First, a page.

For adult singles, the challenge becomes even trickier. Obviously one does outgrow teen romances. (Thank goodness since there is often angst involved!) But too many romance novels can result in unrealistic expectations. Those of us who are married can confirm that there are no perfect guys. Yet books can lead readers to believe otherwise.
Certain authors might be best for a later season. Some Christian authors do have more kissing scenes. If the book is listed as a contemporary romance, that especially might be the case. Often historical fiction has lighter romances. Have discernment. If reading the book makes you feel like you need a fan to get through the pages, that title is not the book for you right now. (Or maybe ever!) Passion is not something that a single should be focused on during their current season.
Christian Romance for Marrieds
I do think reading romances have added a sweet element to my marriage. As I read the stories of certain heroes, I am thankful for the man that God had in mind for me. Kissing scenes remind me of the importance of connecting with my husband in a way that no one else can. Passion is what God planned for marriage.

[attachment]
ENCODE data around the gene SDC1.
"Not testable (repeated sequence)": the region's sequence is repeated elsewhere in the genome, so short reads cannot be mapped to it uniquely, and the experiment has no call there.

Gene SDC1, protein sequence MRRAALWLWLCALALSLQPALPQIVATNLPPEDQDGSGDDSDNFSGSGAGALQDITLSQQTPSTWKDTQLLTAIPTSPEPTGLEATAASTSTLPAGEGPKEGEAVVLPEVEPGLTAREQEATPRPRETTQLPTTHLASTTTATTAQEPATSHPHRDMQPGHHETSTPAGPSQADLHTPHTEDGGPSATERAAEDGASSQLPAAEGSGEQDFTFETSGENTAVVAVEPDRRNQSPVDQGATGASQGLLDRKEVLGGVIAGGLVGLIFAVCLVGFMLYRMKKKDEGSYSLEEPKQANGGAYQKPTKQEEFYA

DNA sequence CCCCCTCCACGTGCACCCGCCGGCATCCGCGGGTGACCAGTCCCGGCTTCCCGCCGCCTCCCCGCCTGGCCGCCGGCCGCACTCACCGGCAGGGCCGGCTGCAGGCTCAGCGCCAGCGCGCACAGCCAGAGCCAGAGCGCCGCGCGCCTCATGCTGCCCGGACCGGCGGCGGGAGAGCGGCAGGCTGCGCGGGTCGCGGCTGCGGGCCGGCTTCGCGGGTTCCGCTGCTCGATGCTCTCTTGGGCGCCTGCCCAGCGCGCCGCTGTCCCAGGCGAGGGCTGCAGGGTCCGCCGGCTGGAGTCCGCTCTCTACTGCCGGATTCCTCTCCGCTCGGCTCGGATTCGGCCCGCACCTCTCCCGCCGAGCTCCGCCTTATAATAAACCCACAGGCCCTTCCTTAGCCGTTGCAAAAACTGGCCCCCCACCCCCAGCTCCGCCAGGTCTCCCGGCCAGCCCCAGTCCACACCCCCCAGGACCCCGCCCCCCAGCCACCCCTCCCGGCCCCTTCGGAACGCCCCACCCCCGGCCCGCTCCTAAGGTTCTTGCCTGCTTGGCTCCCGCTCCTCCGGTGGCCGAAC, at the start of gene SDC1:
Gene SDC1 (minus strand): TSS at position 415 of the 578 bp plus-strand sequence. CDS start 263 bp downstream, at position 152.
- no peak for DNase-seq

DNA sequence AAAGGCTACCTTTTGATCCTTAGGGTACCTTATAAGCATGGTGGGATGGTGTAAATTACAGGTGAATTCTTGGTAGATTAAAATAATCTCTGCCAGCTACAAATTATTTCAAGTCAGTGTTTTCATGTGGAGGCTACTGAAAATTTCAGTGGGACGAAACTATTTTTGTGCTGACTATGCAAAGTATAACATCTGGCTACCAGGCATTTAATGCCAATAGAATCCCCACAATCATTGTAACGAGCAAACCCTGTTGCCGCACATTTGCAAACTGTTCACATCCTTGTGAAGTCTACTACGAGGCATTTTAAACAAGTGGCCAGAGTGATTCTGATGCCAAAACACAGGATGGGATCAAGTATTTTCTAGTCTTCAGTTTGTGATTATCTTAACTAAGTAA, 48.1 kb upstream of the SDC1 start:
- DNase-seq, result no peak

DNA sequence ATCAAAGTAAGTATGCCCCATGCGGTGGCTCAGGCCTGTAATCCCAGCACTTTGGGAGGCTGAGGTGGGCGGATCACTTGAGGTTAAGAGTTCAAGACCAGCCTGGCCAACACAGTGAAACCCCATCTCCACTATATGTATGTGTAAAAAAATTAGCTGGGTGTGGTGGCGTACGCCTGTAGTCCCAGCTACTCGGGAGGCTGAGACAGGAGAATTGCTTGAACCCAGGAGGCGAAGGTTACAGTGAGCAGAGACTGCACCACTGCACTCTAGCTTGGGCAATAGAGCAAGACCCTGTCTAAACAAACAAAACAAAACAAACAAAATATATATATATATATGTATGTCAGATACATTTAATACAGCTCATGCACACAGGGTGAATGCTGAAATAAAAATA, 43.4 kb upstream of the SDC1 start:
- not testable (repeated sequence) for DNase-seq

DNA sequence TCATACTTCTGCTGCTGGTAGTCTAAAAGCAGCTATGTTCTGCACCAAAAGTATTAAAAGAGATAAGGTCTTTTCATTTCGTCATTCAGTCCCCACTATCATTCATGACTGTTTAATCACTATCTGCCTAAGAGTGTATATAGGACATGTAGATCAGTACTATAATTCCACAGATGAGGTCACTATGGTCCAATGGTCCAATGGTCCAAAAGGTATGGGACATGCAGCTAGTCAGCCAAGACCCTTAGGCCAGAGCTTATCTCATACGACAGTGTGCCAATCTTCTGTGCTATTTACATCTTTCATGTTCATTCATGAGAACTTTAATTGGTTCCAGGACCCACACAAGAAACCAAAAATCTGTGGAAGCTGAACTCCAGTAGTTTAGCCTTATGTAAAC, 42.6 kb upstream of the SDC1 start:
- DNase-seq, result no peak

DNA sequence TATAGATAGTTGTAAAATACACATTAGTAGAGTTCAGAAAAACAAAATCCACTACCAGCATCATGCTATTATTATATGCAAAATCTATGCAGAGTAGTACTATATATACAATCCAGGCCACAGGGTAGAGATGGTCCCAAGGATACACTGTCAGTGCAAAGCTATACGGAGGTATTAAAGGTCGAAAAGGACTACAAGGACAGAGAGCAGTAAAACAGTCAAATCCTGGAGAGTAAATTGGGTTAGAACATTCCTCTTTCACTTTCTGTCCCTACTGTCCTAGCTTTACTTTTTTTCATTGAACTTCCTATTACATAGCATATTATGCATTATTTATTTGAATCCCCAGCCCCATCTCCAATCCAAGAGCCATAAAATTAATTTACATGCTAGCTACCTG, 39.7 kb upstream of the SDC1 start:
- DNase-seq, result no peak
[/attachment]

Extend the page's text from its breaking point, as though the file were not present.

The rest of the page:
But if at any time a book causes me to be unsatisfied in my own marital relationship, I need to stop reading. That book is NOT for me. If a certain book makes me wonder if I married the right person, I need to throw it across the room. Whenever a title causes me to want to step outside of God’s plans, that book is no longer inspirational. Instead that book is a trap that is meant to destroy.
God designed marriage. Books that uphold His covenant can be worth reading. But not all books labeled as “Christian” fit under that category are worth reading. I always look for the theme of redemption. John 10:10 CSB “A thief comes only to steal and kill and destroy. I have come so that they may have life and have it in abundance.”
Christian Romance Covers
P.S. This post idea came about because today’s Instagram #inspiredbookchallenge was to share something #swoonworthy I am not sure this is what they had in mind, but I did enjoy pondering this topic!
Here is a list of the books and authors featured in this post.
- More than a Summer’s Love by Yvonne Lehman
- Through the Eyes of Love by Dorothy Able
- Tina’s Surprise Romance by Hilda Stahl
- Love Song by Sharon Gillenwater
- Coming Home by Barbara Jean Hicks
- Stillpoint by Marily Kok
- Refuge by Lisa T. Bergren
- Lessons in Love by Susan Phillips
- Secrets by Robin Jones Gunn
- Jennifer by Dee Henderson
- To Rome with Love by Debra White Smith
- Sundance by Peggy Darty
- Love on the Run by Shari McDonald
- In the Shadow of Love by Sally John
- A Place to Call Home by Lori Wick
- When Comes the Spring by Janette Oke
- The Warrior’s Vow by Christina Rich
- A Most Unsuitable Match by Stephanie Grace Whitson
- A Garden in Paris by Stephanie Grace Whitson
Any thoughts on the topic of Christians reading romances? Do you agree or disagree with my opinions?